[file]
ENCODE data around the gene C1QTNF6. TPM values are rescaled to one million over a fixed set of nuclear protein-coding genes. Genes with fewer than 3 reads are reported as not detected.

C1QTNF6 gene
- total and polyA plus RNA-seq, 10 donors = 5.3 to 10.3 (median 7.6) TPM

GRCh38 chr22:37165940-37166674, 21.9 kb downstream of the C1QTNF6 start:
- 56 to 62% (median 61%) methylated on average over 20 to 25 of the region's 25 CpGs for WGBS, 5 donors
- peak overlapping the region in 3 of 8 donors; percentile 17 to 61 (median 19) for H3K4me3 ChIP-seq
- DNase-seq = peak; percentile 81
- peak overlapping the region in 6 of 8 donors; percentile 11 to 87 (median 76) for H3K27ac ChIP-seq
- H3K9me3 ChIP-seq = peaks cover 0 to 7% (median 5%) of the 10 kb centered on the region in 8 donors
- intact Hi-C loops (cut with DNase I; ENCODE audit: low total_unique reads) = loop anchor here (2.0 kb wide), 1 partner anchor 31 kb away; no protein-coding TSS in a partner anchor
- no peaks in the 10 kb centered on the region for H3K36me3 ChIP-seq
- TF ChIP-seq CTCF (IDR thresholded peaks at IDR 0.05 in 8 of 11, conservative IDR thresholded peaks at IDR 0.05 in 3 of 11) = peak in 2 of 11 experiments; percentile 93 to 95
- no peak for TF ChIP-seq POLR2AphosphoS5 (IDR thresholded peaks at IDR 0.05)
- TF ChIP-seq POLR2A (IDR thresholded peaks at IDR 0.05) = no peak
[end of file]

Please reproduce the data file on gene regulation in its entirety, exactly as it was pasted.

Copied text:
ENCODE data around the gene C1QTNF6. TPM values are rescaled to one million over a fixed set of nuclear protein-coding genes. Genes with fewer than 3 reads are reported as not detected.

C1QTNF6 gene
- total and polyA plus RNA-seq, 10 donors = 5.3 to 10.3 (median 7.6) TPM

GRCh38 chr22:37165940-37166674, 21.9 kb downstream of the C1QTNF6 start:
- 56 to 62% (median 61%) methylated on average over 20 to 25 of the region's 25 CpGs for WGBS, 5 donors
- peak overlapping the region in 3 of 8 donors; percentile 17 to 61 (median 19) for H3K4me3 ChIP-seq
- DNase-seq = peak; percentile 81
- peak overlapping the region in 6 of 8 donors; percentile 11 to 87 (median 76) for H3K27ac ChIP-seq
- H3K9me3 ChIP-seq = peaks cover 0 to 7% (median 5%) of the 10 kb centered on the region in 8 donors
- intact Hi-C loops (cut with DNase I; ENCODE audit: low total_unique reads) = loop anchor here (2.0 kb wide), 1 partner anchor 31 kb away; no protein-coding TSS in a partner anchor
- no peaks in the 10 kb centered on the region for H3K36me3 ChIP-seq
- TF ChIP-seq CTCF (IDR thresholded peaks at IDR 0.05 in 8 of 11, conservative IDR thresholded peaks at IDR 0.05 in 3 of 11) = peak in 2 of 11 experiments; percentile 93 to 95
- no peak for TF ChIP-seq POLR2AphosphoS5 (IDR thresholded peaks at IDR 0.05)
- TF ChIP-seq POLR2A (IDR thresholded peaks at IDR 0.05) = no peak